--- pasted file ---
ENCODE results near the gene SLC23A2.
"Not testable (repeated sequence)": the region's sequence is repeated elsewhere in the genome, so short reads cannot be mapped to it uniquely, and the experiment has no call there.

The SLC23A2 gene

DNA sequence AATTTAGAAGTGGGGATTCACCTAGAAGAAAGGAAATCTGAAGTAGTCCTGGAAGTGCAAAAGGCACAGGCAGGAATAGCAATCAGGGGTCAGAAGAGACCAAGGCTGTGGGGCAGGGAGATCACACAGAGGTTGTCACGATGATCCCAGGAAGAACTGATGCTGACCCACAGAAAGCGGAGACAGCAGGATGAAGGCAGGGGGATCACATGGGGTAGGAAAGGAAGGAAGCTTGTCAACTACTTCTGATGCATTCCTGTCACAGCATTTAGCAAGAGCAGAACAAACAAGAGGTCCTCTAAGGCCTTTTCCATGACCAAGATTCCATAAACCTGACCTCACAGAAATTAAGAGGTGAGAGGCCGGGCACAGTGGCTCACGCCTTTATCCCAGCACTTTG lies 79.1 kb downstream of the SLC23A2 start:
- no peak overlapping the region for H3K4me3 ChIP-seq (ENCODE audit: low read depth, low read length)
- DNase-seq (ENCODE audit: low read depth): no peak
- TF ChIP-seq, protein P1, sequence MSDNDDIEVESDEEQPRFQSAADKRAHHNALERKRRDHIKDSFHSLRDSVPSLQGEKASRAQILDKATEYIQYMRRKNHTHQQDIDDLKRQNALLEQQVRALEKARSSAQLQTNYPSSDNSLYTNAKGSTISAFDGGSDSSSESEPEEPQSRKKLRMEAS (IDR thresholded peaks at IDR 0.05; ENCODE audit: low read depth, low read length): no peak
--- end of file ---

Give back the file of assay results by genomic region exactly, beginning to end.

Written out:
ENCODE results near the gene SLC23A2.
"Not testable (repeated sequence)": the region's sequence is repeated elsewhere in the genome, so short reads cannot be mapped to it uniquely, and the experiment has no call there.

The SLC23A2 gene

DNA sequence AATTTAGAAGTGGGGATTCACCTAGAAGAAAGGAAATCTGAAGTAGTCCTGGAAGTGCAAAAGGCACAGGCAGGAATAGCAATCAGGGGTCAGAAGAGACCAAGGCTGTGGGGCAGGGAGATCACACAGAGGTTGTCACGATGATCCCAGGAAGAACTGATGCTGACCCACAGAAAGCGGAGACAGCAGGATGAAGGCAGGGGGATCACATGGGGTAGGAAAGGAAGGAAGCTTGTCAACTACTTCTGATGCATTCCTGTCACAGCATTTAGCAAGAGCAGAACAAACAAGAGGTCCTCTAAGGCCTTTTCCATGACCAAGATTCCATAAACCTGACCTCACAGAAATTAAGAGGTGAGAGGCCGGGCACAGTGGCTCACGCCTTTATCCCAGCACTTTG lies 79.1 kb downstream of the SLC23A2 start:
- no peak overlapping the region for H3K4me3 ChIP-seq (ENCODE audit: low read depth, low read length)
- DNase-seq (ENCODE audit: low read depth): no peak
- TF ChIP-seq, protein P1, sequence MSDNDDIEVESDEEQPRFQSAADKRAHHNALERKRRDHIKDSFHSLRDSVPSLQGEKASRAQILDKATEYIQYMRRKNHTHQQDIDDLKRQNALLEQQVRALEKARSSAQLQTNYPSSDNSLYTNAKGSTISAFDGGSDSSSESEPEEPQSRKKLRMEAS (IDR thresholded peaks at IDR 0.05; ENCODE audit: low read depth, low read length): no peak